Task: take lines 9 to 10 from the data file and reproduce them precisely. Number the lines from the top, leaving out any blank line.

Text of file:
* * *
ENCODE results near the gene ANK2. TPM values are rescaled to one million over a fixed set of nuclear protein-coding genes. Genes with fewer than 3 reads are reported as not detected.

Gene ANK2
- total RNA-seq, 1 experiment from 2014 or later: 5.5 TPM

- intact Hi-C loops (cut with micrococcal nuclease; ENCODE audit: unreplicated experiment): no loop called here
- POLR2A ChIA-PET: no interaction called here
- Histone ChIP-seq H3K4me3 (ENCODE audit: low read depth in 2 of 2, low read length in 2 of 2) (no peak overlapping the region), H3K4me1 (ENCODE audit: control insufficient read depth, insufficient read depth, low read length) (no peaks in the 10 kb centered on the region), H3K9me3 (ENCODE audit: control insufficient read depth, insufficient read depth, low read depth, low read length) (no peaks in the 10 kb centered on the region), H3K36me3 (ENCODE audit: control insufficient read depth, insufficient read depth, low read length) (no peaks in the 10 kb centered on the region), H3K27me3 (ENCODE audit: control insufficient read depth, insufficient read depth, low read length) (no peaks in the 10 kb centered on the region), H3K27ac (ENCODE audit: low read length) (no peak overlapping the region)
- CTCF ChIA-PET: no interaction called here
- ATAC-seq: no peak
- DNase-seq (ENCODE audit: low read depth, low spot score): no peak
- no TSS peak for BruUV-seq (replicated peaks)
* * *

- DNase-seq (ENCODE audit: low read depth, low spot score): no peak
- no TSS peak for BruUV-seq (replicated peaks)